- Hopkins and Tractarianism
The life and work of Gerard Manley Hopkins resist easy classification. In terms of biography, the "Tractarian Hopkins" was a wilful undergraduate at Balliol College, Oxford who drank at the well of ritualism on his way to converting to Roman Catholicism. While the young Hopkins did describe himself as a "Tractarian,"1 historical hindsight might prefer "ritualist," or "early Anglo-Catholic," and contemporary opponents would have chosen "Romanist" or "Puseyite." Readers of Victorian literature, however, can observe in his poetry and his theory stylistic and intellectual traits which belong in the tradition of Keble and of Newman. Close examination of those traits comes up against the awkward chronology of Hopkins short life—he was born very shortly before what R. W. Church was to identify as the end of the Oxford Movement, and spent a few ardent if immature years as an Oxford high churchman before being received into the Roman Catholic Church at the age of twenty-two. The ritualistic Hopkins flourished in an Oxford which had changed by the 1860s, but critics have found aspects of his entire life and output which suggest the influence of people and ideas undoubtedly Tractarian.
In contrast with much of the century after Hopkins' death, the last fifteen years or so have seen several substantial biographical studies of the poet. Discussions have been moved markedly forward by the examination of archival material, particularly in Oxford, which gives insight into the influence of many senior figures upon the young Hopkins, leading Tractarians among them. Moreover, whereas some interpretation of Hopkins had suffered from a tendency to see him as so very idiosyncratic a poet that his work bore little or no classificatory analysis or contextual study, a laudable desire to reverse this trend has seen Tractarianism, among other influences, assert itself as a major area within literary critical analyses. Both these strands of scholarship —biographical and literary—allow us to see strong theological links between Hopkins' work and the heavily patristic theology of Keble, Pusey, and Liddon (as well as the better established connection with Newman's work). They also serve to remind us that, for Hopkins, Tractarian and ritualistic alliegances were never less than controversial, and were indeed themselves a crucial stage on that journey of rebellion which would end with his conversion to Rome and his father's anguished question "O Gerard my darling boy, are you indeed gone from me?"2 [End Page 105]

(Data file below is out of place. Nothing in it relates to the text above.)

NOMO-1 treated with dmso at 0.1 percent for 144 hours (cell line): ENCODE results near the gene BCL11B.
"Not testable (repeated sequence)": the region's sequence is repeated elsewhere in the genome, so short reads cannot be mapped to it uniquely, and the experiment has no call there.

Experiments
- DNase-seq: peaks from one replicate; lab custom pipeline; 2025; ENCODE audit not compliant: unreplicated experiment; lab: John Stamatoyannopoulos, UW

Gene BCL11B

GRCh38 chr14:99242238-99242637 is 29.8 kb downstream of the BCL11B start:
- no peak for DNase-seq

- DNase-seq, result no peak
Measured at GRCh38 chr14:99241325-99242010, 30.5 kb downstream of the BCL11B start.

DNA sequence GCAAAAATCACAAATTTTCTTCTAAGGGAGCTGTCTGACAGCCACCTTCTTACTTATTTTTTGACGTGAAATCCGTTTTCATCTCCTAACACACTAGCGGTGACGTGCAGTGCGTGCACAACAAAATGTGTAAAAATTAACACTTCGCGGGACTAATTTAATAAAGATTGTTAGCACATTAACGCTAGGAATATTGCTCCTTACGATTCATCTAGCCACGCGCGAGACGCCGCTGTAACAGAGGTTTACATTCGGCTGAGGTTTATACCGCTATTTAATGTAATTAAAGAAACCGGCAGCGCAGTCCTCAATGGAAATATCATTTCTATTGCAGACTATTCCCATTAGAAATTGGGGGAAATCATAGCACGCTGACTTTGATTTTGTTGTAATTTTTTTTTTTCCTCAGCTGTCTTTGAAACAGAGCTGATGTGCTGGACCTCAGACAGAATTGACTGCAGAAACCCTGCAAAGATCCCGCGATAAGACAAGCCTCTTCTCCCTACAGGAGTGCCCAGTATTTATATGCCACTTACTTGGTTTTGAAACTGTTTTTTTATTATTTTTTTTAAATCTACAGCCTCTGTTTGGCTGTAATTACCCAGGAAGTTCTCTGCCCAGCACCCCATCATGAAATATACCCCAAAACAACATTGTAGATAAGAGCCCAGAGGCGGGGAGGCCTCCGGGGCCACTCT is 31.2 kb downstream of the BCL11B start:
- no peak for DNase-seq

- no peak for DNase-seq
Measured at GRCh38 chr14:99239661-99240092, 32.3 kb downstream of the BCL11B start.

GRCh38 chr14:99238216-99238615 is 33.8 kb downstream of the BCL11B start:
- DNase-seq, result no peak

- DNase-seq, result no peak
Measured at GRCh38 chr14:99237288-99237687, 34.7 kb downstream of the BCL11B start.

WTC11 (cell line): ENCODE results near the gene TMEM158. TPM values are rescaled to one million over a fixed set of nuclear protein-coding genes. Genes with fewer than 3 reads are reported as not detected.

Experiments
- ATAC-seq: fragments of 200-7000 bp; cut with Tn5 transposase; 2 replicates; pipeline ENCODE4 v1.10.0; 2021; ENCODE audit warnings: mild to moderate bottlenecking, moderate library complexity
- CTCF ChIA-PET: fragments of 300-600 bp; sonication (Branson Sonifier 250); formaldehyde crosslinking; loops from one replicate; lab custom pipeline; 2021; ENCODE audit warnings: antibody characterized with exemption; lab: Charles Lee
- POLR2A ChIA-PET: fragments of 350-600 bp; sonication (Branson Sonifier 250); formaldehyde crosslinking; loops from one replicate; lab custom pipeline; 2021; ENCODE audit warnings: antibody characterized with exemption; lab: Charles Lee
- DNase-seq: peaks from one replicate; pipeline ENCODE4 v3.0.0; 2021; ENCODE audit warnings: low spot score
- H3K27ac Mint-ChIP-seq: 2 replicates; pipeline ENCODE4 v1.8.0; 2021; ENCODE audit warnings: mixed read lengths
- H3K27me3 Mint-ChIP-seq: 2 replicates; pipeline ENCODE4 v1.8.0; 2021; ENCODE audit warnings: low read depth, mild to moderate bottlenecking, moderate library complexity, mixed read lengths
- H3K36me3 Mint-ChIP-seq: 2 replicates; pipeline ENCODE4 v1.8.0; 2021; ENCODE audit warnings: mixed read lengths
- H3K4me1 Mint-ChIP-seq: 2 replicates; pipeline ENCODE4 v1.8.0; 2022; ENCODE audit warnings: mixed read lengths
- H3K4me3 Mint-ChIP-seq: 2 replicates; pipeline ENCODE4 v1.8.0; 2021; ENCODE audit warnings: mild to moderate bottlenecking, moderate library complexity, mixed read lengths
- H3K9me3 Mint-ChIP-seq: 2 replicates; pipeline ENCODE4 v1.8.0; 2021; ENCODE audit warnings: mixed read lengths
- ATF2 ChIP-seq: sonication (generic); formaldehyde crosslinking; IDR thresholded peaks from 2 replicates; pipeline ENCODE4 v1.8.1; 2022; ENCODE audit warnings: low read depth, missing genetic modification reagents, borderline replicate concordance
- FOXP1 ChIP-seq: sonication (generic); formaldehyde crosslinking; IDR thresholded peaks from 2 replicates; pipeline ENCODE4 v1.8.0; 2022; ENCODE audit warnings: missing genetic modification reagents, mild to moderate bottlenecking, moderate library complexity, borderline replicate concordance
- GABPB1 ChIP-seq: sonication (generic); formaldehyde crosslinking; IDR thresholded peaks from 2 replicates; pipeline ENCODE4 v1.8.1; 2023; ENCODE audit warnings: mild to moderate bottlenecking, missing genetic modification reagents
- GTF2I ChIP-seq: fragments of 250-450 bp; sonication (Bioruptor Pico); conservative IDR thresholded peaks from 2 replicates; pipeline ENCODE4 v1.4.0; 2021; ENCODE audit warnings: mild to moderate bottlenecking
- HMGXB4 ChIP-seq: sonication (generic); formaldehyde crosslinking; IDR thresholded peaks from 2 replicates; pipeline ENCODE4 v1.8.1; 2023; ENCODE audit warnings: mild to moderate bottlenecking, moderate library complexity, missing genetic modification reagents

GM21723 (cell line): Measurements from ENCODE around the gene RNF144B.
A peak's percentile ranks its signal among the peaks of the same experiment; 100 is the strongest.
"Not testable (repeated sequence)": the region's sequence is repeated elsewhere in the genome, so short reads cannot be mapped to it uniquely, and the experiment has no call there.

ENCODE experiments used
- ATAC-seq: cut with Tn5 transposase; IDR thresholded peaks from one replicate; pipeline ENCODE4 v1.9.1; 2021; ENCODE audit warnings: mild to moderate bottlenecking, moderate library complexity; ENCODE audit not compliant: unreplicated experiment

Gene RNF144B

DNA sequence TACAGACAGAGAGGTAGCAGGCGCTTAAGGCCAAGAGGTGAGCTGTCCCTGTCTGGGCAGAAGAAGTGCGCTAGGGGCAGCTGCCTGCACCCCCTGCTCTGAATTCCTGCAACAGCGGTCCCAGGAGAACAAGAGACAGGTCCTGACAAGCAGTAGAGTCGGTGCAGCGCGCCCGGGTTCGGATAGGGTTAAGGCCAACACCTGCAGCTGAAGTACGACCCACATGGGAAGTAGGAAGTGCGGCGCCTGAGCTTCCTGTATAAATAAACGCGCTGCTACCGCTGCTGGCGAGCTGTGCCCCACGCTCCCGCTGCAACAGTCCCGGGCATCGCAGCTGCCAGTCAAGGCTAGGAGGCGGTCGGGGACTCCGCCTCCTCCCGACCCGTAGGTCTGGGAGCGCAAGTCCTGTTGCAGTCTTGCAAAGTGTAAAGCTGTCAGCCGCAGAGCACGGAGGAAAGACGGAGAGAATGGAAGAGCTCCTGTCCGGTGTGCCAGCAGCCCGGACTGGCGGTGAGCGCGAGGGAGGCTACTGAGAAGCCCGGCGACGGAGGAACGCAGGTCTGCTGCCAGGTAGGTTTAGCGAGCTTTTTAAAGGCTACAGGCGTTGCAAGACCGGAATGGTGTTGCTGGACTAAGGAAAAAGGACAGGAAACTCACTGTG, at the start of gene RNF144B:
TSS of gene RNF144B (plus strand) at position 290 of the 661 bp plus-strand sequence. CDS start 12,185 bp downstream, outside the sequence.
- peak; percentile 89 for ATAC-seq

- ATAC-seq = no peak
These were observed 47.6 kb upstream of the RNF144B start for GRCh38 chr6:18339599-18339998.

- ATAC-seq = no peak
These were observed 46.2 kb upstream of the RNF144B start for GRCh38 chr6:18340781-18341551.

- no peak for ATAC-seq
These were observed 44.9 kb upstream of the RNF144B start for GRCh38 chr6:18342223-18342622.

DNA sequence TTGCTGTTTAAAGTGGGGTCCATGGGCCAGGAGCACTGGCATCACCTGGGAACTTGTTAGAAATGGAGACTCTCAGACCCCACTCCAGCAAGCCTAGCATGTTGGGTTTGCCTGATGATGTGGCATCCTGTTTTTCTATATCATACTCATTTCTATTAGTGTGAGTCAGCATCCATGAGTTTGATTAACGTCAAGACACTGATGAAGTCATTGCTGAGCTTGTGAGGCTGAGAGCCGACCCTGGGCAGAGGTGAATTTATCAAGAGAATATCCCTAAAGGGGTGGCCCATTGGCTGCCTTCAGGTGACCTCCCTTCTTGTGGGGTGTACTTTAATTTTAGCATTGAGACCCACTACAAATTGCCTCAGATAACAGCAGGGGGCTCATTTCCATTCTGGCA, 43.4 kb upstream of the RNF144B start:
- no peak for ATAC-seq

Both of the major biographies of Hopkins which appeared in the early 1990s gave proper attention to the importance of the high church movement in Hopkins' early Oxford career and his growth to intellectual maturity.3 Following them, and concentrating closely on the early years, Jude V. Nixon's Gerard Manley Hopkins and His Contemporaries: Liddon, Newman, Darwin, and Pater moved further by introducing readers of Hopkins to valuable primary and secondary material which demonstrated that importance even more fully. Nixon's attentiveness to Henry Parry Liddon was particularly welcome, since the historical Liddon's dim figure—positioned so squarely in Pusey's shadow —could now be illuminated by his assiduously kept journals, in which the undergraduate Hopkins features frequently during the relevant years. In the year of his conversion, Hopkins attended Liddon's Bampton Lectures, and Nixon's careful reading identifies a number of connections between Christological themes in Hopkins' early poetry and Liddon's own teaching, connections which are echoed by scholars who have built on his work.
The most specific and substantial study of Hopkins and Tractarian poetry was published by Margaret Johnson in 1997. Johnson offers a description of what she calls "early" Tractarian poetry and Keble's work in particular, and then devotes a chapter to each of Richard Watson Dixon, Digby Dolben, Christina Rossetti, and John Henry Newman. (Dixon, the teacher with whom Hopkins renewed contact later in life, initiating a celebrated correspondence, is not easily fitted into a Tractarian mold, and his affinities with Pre-Raphaelitism are discussed at some length.) Johnson identifies broad features to describe Tractarian poetry: "a powerful understanding of Christ's incarnational presence in the world, the revelation of God's presence in and through natural forces, the recognition...